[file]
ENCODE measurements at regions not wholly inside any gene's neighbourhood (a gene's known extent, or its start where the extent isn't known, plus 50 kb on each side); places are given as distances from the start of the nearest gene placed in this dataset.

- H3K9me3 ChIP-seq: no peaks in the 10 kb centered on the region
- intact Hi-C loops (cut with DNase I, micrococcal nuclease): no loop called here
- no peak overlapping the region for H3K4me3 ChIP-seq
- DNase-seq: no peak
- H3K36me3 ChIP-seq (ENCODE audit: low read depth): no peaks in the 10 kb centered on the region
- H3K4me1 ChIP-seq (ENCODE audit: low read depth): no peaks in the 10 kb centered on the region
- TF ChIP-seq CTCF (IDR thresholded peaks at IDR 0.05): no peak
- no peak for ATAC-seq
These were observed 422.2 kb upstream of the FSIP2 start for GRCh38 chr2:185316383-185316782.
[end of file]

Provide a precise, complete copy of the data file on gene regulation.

ENCODE measurements at regions not wholly inside any gene's neighbourhood (a gene's known extent, or its start where the extent isn't known, plus 50 kb on each side); places are given as distances from the start of the nearest gene placed in this dataset.

- H3K9me3 ChIP-seq: no peaks in the 10 kb centered on the region
- intact Hi-C loops (cut with DNase I, micrococcal nuclease): no loop called here
- no peak overlapping the region for H3K4me3 ChIP-seq
- DNase-seq: no peak
- H3K36me3 ChIP-seq (ENCODE audit: low read depth): no peaks in the 10 kb centered on the region
- H3K4me1 ChIP-seq (ENCODE audit: low read depth): no peaks in the 10 kb centered on the region
- TF ChIP-seq CTCF (IDR thresholded peaks at IDR 0.05): no peak
- no peak for ATAC-seq
These were observed 422.2 kb upstream of the FSIP2 start for GRCh38 chr2:185316383-185316782.